Natural Monogrammed Coir Insert Mat
Pairs beautifully with our rubber mat base but is substantial enough to stand on its own.
Coir or Coco Mats are constructed from genuine coco fibers, also called coir fibers. Coir (pronounced "coy-er") is a popular choice for entry mats and rugs due to its extreme durability and toughness in high-traffic areas. An anti-skid surface keeps them in place. Coir comes from the thick middle layer of coconuts (called mesocarp). Harvesting of coir is based in rural India and Sri Lanka. The state of Kerala, also known as the “land of coconuts”, is the largest producer of coir in India, yielding more than 75% of the total production.
The preparation of coir fibers is a painstaking process. Younger coconuts (rumata) are preferred for harvesting coir, as unripe fruits contain the longest, strongest fibers. It takes approximately 100 coconuts to produce 18 pounds of fibers. Husks (called purus) are separated from coconut shells and soaked in briny lagoon water for periods of up to 10 months, a process called retting. Usually, a shallow hole is scooped out at the bottom of knee-deep water, where the husk sections (called akanga) are buried beneath sand. The purpose of retting is to separate the fiber from the corky material (called pith). The husks are beaten with wooden mallets to loosen the pale yellow fibers and convert them into a silky, fine material. (Fibers range from 4-12 inches long.) The beating process is called ta ti tukaha. The beaten fibers are dried in the sun, and are then either spun by hand or on spinning wheels called RATTS. The spinning process transforms the fibers into a smooth, yarn-like material. Spun coir is often dyed to a desired shade. (Its natural color ranges from golden- to reddish-brown.)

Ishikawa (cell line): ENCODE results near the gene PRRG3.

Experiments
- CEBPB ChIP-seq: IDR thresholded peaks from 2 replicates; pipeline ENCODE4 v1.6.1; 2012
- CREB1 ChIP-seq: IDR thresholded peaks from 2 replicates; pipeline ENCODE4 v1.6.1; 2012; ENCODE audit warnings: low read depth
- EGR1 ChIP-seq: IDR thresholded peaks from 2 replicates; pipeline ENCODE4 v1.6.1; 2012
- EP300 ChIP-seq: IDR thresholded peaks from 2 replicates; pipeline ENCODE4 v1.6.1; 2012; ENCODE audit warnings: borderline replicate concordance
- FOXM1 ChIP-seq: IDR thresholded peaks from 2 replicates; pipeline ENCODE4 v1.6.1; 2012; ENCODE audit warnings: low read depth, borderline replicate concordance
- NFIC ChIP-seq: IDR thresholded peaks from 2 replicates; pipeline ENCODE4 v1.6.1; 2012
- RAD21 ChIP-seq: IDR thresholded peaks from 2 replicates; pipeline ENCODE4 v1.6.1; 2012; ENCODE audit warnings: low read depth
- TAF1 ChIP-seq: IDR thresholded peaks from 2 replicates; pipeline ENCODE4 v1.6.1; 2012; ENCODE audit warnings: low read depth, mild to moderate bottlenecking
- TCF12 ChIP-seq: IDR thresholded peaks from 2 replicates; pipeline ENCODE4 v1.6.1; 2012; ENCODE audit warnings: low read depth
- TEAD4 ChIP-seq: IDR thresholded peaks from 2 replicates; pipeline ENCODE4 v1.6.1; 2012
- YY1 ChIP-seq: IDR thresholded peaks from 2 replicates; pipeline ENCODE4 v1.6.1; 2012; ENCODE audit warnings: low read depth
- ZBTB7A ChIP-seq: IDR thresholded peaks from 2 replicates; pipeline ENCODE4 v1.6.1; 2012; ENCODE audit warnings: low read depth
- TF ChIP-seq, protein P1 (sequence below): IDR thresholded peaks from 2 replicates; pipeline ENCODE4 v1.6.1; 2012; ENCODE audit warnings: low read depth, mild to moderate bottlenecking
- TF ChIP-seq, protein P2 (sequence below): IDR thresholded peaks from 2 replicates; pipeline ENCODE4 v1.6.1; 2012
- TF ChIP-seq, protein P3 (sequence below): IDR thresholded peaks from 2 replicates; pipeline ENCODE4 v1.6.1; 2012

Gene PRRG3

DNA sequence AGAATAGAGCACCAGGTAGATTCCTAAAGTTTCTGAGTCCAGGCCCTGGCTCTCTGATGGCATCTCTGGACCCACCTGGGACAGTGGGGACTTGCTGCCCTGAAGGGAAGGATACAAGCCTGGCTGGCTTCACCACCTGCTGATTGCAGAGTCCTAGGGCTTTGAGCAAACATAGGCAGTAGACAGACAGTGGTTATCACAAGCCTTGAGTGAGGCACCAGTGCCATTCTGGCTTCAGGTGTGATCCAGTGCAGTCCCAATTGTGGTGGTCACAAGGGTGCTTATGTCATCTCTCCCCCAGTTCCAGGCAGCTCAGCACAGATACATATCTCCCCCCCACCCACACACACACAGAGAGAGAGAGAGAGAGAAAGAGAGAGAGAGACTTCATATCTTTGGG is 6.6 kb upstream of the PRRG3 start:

- The thick, short fibers of coir are quick-drying and weather-resistant, absorbing moisture without mildew
- The fibers are 100% organic and biodegradable
- The dyed yarn is hand-woven into mats and backed with ribbed rubber to keep them in place